Saket Naik is from Mumbai, India. He is currently a graduate student at the University of Illinois Urbana-Champaign, where he is pursuing a master’s degree in Information Management. He has a bachelor’s degree in Electrical and Electronics Engineering from VJTI Mumbai. His interest in data science and analytics started during his senior year in college, and since then, he has been fascinated by the field. After working for a year in the data analytics team at Capgemini, he decided to pursue his master’s to technically upskill himself. He’s passionate about developing impactful and effective solutions using data analytics. He is currently working for the Human-Wildlife Interactions lab, where he will help create optimized scripts and engaging dashboards for the Midwest Bat Hub species classification project. saketn2 at

Johnny Baakliny (He/Him)

Johnny Baakliny is an Architect turned Wildlife Conservationist. He grew up in Lebanon surrounded by pine forests and mountainous terrains of a highly biodiverse region of the Mediterranean, which sparked his early passion for the natural environment and concerns for conservation. Johnny is a passionate researcher, field herper, and wildlife photographer with a deep appreciation for the beauty and diversity of amphibians and reptiles. He is currently completing his Master’s of Landscape Architecture (MLA) with a cross-disciplinary focus on the relationship between humans and wildlife. His Master’s research examines management practices and public attitudes towards snakes in Southern Illinois, and the impacts of “Snake Road,” a distinct landscape with exceptional biodiversity that draws a large public, bringing them into close proximity with venomous snakes, namely Cottonmouths. Johnny also shares a deep passion for bat conservation and has worked as a Bat Field-Technician on several projects and currently assists Professor O’Keefe in her public education and outreach work at the Illinois Extension. Johnny believes in bridging ecological research and socio-political concerns to better inform conservation practices and influence public attitudes and perceptions towards wildlife. johnnyb2 at

Kat Soto (She/Her)

Katharina “Kat” Soto is from the Washington, D.C., area. She earned her Bachelor of Science in Ecology, Evolution, and Conservation Biology from Towson University in 2020. She is currently a graduate student at the University of Illinois Urbana-Champaign pursuing a Master of Science degree in the Program of Ecology, Evolution and Conservation Biology. Her research focuses on endangered species behavior, invasive species dispersal and behavior, and invasive species behavioral epidemiology and how it relates to metabolic rate. She is a Marine Corps veteran and is interested in combining her skills from the military and her science education by pursuing a career in consulting/government contracting. Kat is currently assisting Professor O’Keefe in her work in the Diversifying Master Naturalist Program at the Illinois Extension. Kat is passionate about increasing scientific outreach in underrepresented communities. kmsoto2 at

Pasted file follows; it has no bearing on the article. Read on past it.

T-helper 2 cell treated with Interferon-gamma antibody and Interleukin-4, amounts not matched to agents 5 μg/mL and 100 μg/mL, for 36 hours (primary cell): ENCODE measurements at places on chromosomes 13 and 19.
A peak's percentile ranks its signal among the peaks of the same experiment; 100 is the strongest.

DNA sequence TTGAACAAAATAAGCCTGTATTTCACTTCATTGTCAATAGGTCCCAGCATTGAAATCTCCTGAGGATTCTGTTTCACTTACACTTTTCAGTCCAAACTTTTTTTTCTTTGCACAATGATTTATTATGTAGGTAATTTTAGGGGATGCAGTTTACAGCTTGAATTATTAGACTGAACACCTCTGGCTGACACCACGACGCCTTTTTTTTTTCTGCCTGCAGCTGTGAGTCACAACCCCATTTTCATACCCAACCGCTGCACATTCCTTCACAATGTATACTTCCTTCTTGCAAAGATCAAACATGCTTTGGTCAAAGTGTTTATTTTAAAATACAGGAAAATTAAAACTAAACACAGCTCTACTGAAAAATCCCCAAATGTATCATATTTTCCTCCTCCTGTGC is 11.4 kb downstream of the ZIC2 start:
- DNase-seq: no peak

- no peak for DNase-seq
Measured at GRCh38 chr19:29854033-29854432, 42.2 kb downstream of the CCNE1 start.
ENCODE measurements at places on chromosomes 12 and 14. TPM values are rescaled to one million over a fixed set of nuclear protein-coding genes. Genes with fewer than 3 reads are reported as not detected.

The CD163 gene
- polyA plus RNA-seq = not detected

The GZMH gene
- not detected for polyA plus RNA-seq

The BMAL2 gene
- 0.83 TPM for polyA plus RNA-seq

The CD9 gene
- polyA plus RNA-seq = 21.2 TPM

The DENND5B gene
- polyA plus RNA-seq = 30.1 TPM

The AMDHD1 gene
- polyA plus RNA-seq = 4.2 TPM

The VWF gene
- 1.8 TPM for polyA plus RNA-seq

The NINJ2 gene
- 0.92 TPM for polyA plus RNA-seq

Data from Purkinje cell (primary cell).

Shreya Mahajan (She/Her)

Shreya Mahajan grew up in Pennsylvania, the land of cheese steaks. She is pursuing a bachelor of science degree in Civil and Environmental Engineering with a secondary in Sustainability, Energy, and Environment at the University of Illinois at Urbana-Champaign. Shreya started to become interested in bats when she went bat watching on a whim one day. Ever since then, she got hooked and is now working with research on bat diets. Her goal is to learn more about bats and understand how they interact with the ecosystem. shreyam6 at

Joaquin Acevedo (He/They)

Joaquin Acevedo is from a western suburb of Chicago. He is pursuing a Bachelor of Science degree in Natural Resources and Environmental Science at the University of Illinois Urbana-Champaign and is interested in learning more about wildlife conservation. After taking a summer field course on wildlife ecology in the United Kingdom, he became passionate about environmental science. He hopes to gain more field experience and eventually participate in research related to the conservation of Midwestern bat species.

Lab Alumni

Louis Hunninck, post-doc (2020-2022), Postdoctoral researcher, Stockholm University

Elizabeth Beilke, PhD (2016-2022), Postdoctoral researcher, Human-wildlife Interactions Lab, UIUC

Meredith Hoggatt, MS (2019-2022), Biologist, Western Ecosystems Technology, Inc.

Timothy Divoll, PhD (2014–2020), Data Scientist, Brown University

Francis Tillman, MS (2017–2019), PhD Student at University of Memphis

James Cox, MS (2017–2019), Data Manager, Midwest Bat Hub, UIUC

Julia Hoeh, MS (2015–2017), Environmental Scientist, Nevada Division of Environmental Protection

Vanessa Rojas, PhD (2013–2018), Asst. Professor at SUNY-ESF Ranger School

Caroline Byrne, MS (2013–2015), Biologist at Biodiversity Research Institute

Scott Bergeson, PhD (2012–2017), Asst. Professor at Purdue-Fort Wayne University

Joseph Pettit, PhD (2012–2015; co-advised by J. Speer), Asst. Professor at Minot State University

Joey Weber, MS (2013–2015), Biologist, North Carolina Wildlife Resources Commission

Zach Kaiser, MS (2012–2014), Biologist at Ecology and Environment, Inc.

Tara Thomson, MS (2011–2013), Admissions Counselor at Georgia Gwinnett College

Kristina Hammond, MS (2011–2013); Biologist at Western Ecosystems Technology, Inc.